Wednesday, August 24, 2011

The Answers To Your Questions! Part 1

So a parachute has nothing to do with this post.
But it's pretty. So just enjoy it.
Source
So in case you didn't know, I asked for inquiries for teenagers from YA authors and writers. (The contest results are here if you entered). I received a whopping 11 questions! Sweet, thanks guys. Anyway, since I have about three (mostly two, since my brother's answers usually include one of three sentences) people answering each question, I am NOT going to include all the questions and answers in one post. Over the course of this week your questions will be answered, each post containing three or four questions. At the end of the week, I have a special post with some links that will hopefully help you get even further into the mind of your teenage audience.


Just remember when you're reading the answers that the views expressed are only the views of a few teens. Other teens might (probably) think differently. That being said, anyone else is free to answer the questions in the comments.


The answerers are Me (17), Friend (also 17) and sometimes Brother (15). (Although I can save you the trouble of reading my brother's answers right now. His answers are either I don't know, I don't care, or Whatever.)


On to the questions!


From Lynn:


Do you prefer edgy reads? (Edgy meaning dark, serious situations.)


Me: When I think about it, I don't usually read books like that. I am sure there are teens out there that find much comfort in books that deal with heavy issues, but I don't. I put down The Perks of Being A Wallflower because it was way too intense for me. However, sometimes I can stand those books. I once read this memoir of this woman who went through horrible, horrible stuff before giving her heart to the Lord. It was pretty amazing, and it dealt with some really tough issues.


Friend: To me, books with deep situations like that aren’t always the best books to read. Sometimes it is just too serious for me to take at that time. Usually I would put a book like that aside and read it a little bit at a time. Either that, or I would have an “edgy” read on the go, and have a fun read at the same time. A fun read meaning that it isn’t serious and just is funny and light. That way there is a mix of both edgy and light.


Bro: I don't know.


Does swearing (not overdone but enough to be realistic to a character) offend you?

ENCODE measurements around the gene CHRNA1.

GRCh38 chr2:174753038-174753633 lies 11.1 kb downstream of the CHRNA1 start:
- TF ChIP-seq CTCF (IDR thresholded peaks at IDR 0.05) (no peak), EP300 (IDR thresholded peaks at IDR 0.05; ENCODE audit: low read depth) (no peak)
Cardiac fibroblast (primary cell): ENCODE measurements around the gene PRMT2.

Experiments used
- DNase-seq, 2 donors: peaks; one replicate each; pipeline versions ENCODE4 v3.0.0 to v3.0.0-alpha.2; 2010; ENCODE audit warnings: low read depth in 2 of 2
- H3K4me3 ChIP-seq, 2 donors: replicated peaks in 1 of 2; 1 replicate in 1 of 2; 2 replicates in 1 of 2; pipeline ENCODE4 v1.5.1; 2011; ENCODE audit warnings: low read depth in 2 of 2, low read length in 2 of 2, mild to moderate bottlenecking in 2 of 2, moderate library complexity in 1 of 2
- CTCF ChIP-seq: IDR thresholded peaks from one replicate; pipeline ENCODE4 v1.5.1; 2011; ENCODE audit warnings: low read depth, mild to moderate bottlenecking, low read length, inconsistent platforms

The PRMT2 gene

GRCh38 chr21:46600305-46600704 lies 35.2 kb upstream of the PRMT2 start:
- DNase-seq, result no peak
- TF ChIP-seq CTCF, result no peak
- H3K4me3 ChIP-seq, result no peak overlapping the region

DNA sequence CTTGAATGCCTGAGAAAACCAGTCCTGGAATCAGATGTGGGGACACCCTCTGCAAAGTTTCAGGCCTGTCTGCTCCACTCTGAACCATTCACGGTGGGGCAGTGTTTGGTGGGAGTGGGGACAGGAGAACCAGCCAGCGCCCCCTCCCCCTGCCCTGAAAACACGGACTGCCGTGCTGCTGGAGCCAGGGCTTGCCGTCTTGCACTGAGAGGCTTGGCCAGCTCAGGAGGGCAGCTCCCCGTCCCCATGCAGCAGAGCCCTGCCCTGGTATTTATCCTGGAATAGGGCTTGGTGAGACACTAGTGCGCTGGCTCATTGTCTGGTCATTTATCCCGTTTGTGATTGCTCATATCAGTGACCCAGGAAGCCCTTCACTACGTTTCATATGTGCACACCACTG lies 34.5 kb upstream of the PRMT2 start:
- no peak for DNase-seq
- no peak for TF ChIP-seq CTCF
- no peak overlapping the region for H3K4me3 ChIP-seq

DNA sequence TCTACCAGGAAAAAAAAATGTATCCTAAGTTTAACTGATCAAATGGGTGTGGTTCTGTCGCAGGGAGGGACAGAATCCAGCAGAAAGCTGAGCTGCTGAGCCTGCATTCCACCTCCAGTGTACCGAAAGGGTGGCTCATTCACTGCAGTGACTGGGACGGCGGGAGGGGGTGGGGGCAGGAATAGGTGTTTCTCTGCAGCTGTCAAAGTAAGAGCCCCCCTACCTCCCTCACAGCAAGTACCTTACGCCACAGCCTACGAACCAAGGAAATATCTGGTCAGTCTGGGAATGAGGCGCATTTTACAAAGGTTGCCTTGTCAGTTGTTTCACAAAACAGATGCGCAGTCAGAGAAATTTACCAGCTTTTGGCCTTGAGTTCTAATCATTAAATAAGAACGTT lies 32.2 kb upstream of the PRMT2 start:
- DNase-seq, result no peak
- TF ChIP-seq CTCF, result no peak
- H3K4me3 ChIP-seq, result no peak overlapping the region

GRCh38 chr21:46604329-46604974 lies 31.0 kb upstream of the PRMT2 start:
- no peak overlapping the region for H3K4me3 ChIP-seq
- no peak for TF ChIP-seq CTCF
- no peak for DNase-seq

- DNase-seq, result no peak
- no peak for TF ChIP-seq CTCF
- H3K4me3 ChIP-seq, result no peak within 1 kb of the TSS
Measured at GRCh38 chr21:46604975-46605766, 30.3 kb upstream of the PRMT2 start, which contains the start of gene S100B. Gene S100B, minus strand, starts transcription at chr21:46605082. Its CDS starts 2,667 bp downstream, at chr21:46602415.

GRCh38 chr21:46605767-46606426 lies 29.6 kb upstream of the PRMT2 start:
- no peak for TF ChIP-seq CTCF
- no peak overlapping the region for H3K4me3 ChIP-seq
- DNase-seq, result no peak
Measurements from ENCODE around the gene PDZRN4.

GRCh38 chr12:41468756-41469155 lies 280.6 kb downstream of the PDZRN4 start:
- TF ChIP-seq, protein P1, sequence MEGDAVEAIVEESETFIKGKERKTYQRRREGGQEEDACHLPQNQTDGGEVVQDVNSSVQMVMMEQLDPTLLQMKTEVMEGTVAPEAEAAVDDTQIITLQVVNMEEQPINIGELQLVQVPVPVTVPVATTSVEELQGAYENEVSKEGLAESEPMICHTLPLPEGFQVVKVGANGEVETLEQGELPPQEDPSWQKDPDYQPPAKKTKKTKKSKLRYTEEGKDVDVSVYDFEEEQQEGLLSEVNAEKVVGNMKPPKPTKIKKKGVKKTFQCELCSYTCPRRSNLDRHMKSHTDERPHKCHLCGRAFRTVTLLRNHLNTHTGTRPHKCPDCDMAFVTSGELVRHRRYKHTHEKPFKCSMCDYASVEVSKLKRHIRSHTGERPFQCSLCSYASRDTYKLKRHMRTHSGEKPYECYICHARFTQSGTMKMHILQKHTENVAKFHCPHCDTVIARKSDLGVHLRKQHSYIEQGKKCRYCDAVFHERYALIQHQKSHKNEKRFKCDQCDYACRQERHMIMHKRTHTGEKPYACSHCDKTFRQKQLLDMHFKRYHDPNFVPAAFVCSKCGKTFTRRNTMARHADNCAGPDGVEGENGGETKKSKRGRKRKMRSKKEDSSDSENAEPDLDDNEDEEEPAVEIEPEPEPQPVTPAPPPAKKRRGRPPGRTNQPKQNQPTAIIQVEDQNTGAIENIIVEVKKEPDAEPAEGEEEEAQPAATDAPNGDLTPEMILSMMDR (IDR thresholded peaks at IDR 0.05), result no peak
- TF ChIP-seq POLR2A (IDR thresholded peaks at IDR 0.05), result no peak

Me: No, swearing does not offend me. My dad and I often have a discussion about how swears, really, are just words and it's how you use the word that makes it a swear. (But that is a long discussion that isn't really relevant). Anyway, sometimes a character swearing is quite effective. Although if I read a book with zero swears in it, I am never, ever thinking "the author could have added some swears", even if it was that kind of book.


Friend: I prefer that there is no swearing in a book. Especially the worse swears. “Small” swears like crap and such don’t bother me very much, because I find that all books seem to have those now. However, if I am looking at a book and it has too much swearing for me (even if too much to me means not that much to the author) I seriously consider not getting that book. I know that a lot of teenagers would have a different opinion on that though.


Bro: I don't know, no, it doesn't bug me.


From Kristin Bailey:


I want to know what teens think of authors who like to dress up for their own events in costumes, vampires, steampunk etc. Do you guys view it as fun, or silly?


Me: I have never been to an author event. I'm not quite sure what I would think of authors dressing up... it could be cool but it could also be really weird. I think it really depends on the author, and how well they can pull it off. Some people can pull off those kinds of things really well.


Friend: Hummm…. Kristin Bailey, you ask a great question. I have never gone to a book signing, or at least, not a book signing where I wanted to be there. (Having a family friend who is an author means going to their books signings, even if you really don’t want to.) I think that would be kinda cool to see though! That would show how in love with their books an author is, if they are willing to dress up goofily. One thing – I wouldn’t want it overdone. If it is overdone, I think it would just take away from the person themselves. Everybody would remember the costume, not necessarily what was said. [<--awesome point!] Those are my thoughts!

And that will be it for the day. Check back tomorrow for more answers to questions! And anyone else feel free to answer the questions.


2 comments:

  1. Thank you Gracie, friend, and bro for answering my questions. I appreciate it, and your input is quite helpful.

    As for Kristin's questions, I was interested in the answers to that one, too. I love to dress in costumes for certain Halloween book signings/events, but it's for MG books, not YA. Dressing for YA audiences is a whole other animal. You make great points about the costume taking away from the author and that it depends on how it's done. Depends on the story, too, I would think and what kind of costume. I find that a good prop or two can be just as effective as a costume. I try to make it fun, no matter what.

    Okay, looking forward to hearing the answers to the other questions. Thanks again. This is cool.

    ReplyDelete
  2. @Lynn: You make quite a good point as well. It's great that you appreciate this! :D

    ReplyDelete

Hey there! I really treasure every comment... whether it just be a hello or a deeper thought. I love hearing your thoughts! :)

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